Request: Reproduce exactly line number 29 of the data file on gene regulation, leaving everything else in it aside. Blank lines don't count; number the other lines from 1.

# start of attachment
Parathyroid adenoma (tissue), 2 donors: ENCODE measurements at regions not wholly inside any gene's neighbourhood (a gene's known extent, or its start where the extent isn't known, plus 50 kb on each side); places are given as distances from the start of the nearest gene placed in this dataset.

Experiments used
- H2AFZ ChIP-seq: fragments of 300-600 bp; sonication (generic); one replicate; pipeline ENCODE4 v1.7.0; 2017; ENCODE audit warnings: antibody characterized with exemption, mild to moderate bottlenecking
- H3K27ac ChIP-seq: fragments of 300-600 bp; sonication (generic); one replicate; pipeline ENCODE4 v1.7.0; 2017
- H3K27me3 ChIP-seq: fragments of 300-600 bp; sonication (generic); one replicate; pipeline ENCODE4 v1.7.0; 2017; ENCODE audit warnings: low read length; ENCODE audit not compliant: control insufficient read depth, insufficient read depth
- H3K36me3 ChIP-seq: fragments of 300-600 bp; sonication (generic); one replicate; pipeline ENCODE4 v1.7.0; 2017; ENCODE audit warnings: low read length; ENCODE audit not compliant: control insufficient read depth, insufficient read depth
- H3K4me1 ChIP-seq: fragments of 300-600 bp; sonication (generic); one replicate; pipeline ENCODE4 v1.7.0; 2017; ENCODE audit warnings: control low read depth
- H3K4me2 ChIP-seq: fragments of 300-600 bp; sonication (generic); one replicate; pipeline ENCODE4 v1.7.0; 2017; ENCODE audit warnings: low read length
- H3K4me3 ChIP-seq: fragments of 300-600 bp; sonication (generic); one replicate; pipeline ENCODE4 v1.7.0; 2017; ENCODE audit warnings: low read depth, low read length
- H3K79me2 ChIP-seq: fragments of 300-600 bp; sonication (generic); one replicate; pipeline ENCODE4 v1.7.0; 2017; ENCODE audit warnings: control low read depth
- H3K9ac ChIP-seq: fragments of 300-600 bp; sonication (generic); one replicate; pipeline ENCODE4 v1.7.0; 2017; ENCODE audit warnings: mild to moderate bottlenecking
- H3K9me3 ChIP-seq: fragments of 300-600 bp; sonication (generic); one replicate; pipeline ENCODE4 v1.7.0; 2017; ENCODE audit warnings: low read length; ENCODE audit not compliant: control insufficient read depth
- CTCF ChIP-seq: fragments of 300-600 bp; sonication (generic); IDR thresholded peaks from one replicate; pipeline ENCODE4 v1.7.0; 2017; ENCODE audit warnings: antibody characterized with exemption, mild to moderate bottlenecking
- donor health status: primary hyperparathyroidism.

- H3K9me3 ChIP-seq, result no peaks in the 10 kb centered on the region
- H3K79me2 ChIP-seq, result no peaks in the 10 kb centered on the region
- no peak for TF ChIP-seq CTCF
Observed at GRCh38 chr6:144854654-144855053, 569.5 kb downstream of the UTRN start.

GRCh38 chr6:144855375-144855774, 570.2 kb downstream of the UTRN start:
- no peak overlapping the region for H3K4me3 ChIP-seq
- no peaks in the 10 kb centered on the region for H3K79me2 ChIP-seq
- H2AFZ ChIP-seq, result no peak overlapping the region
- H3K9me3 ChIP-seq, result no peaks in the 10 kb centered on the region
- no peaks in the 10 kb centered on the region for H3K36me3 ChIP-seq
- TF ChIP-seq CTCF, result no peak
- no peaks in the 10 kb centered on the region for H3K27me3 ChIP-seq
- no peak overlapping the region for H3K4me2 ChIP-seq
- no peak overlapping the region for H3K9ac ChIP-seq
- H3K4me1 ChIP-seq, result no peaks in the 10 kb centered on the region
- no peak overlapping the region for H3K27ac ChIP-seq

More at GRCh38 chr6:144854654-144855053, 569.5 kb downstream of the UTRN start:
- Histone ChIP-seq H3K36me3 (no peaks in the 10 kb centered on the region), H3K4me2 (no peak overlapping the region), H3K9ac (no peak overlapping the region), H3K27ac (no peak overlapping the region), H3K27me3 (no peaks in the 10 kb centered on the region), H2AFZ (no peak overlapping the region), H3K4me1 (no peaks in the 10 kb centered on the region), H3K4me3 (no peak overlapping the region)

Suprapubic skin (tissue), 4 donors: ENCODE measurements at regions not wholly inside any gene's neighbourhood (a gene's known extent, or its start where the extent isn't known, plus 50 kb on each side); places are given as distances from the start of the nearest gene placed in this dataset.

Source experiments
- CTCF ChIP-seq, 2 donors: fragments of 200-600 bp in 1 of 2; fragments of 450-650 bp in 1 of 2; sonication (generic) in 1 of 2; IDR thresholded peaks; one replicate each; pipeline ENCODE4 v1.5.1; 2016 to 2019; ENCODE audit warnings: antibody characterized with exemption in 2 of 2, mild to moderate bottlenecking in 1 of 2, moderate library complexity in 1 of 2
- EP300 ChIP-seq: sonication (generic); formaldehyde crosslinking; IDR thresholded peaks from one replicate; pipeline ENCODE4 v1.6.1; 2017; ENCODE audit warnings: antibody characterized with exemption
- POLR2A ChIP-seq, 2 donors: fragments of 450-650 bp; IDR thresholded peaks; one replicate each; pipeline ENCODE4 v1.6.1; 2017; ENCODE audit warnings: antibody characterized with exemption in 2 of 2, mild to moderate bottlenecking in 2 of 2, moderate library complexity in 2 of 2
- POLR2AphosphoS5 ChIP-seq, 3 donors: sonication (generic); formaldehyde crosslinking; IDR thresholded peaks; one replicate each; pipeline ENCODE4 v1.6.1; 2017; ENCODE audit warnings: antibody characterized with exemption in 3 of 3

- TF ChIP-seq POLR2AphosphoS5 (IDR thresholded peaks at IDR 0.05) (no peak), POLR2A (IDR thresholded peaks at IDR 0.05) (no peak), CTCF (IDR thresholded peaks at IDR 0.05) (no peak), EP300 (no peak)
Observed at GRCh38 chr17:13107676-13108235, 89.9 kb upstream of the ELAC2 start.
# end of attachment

- H3K4me1 ChIP-seq, result no peaks in the 10 kb centered on the region